On August 19, 2019, a trial over a controversial Medicare policy will begin in federal court in Hartford, CT. The class action lawsuit was filed in 2011 by seven Medicare patients and their families, later joined by seven more plaintiffs, against the Department of Health and Human Services (HHS).
The policy covers “observation care,” which happens when a patient’s doctors believe the patient is too sick to go home but not sick enough to be admitted, and often includes services provided to admitted patients. However, under Medicare rules, observation care is considered an outpatient service, which means that patients often have to pay a larger portion of the hospital bill than they would if they were admitted as an inpatient.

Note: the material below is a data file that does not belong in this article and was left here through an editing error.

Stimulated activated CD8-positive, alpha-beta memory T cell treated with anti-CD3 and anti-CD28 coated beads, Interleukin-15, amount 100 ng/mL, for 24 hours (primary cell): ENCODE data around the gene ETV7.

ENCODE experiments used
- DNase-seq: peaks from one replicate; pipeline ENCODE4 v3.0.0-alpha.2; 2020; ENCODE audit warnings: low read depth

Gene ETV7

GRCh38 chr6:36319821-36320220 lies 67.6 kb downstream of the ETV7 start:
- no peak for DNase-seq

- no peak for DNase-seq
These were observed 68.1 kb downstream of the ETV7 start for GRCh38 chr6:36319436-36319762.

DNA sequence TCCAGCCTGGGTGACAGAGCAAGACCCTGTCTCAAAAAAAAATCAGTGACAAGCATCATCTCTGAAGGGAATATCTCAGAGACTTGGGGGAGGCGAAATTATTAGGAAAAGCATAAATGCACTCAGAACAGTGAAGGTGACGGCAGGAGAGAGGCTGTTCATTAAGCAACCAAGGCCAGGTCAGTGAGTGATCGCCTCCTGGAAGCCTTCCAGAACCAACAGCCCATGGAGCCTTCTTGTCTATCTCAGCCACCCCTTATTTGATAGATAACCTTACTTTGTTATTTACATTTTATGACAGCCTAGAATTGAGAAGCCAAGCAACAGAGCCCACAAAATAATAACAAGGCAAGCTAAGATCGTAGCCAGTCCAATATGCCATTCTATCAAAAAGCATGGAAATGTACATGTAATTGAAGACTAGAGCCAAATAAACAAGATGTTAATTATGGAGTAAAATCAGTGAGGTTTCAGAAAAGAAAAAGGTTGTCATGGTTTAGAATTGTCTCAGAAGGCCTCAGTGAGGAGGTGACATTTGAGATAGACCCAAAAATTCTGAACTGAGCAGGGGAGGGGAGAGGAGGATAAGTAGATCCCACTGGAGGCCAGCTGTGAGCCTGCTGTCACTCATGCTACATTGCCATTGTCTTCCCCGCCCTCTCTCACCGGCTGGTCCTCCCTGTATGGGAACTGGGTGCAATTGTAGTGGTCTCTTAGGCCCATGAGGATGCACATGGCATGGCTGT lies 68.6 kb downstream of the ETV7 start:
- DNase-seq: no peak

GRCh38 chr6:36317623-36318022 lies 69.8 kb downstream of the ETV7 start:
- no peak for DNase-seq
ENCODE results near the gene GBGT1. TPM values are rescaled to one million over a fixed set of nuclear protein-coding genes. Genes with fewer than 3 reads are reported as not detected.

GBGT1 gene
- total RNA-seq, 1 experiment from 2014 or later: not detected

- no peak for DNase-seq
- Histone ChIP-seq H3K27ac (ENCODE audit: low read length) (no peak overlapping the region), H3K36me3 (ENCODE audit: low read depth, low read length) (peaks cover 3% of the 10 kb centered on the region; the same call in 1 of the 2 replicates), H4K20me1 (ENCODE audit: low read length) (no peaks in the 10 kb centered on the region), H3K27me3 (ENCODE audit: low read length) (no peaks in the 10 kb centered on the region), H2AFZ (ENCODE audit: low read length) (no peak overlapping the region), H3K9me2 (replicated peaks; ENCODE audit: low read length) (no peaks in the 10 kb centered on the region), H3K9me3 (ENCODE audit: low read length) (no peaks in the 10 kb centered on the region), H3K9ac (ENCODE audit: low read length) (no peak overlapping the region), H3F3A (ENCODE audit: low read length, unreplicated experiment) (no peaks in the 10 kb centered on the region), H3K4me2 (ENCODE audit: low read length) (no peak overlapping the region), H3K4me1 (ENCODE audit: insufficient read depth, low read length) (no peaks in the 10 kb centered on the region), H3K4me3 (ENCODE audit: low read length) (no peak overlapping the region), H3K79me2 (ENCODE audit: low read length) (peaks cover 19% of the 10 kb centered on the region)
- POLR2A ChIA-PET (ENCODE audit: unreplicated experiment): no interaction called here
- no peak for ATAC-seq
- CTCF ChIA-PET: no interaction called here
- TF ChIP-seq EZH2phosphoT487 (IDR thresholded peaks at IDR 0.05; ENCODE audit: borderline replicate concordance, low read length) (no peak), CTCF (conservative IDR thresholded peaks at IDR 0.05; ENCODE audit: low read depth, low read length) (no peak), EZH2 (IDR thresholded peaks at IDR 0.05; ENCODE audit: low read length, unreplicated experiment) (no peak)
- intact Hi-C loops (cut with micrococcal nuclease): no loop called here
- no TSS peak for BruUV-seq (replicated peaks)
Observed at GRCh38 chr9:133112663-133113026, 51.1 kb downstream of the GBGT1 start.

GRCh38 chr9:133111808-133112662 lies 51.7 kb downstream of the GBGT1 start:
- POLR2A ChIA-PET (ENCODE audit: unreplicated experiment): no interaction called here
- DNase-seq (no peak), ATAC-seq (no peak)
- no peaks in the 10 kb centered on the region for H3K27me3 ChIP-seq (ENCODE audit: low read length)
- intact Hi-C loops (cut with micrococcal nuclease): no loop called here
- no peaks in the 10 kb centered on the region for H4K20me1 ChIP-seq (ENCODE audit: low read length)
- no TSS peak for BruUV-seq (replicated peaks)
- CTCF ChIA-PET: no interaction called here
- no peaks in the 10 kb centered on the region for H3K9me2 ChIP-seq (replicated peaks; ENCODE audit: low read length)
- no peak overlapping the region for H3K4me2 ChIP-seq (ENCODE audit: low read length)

Moreover, Medicare’s nursing home benefit is only available to patients admitted to the hospital for three consecutive days, meaning that patients who remain in the hospital under observation care are denied that benefit. Unlike other Medicare decisions, patients cannot file an appeal over disputes involving observation care.
In 2013, Medicare created the “two-midnight” rule, which states that if a doctor expects a patient to be sick enough to remain in the hospital for two midnights, that patient should be admitted as an inpatient. Government lawyers argue that the government cannot be blamed for decisions made concerning observation care since the “two-midnight” rule gives decision-making authority to doctors, but some doctors claim the rule is illogical.
HHS’ Office of Inspector General issued a list of recommendations to the agency last month, including counting observation care toward the three-day requirement for nursing home coverage. If the plaintiffs win the case, Medicare beneficiaries who received three or more days of observation care services since January 1, 2009, would be able to file appeals for reimbursement.
To learn more about the case and the observation care policy, click here.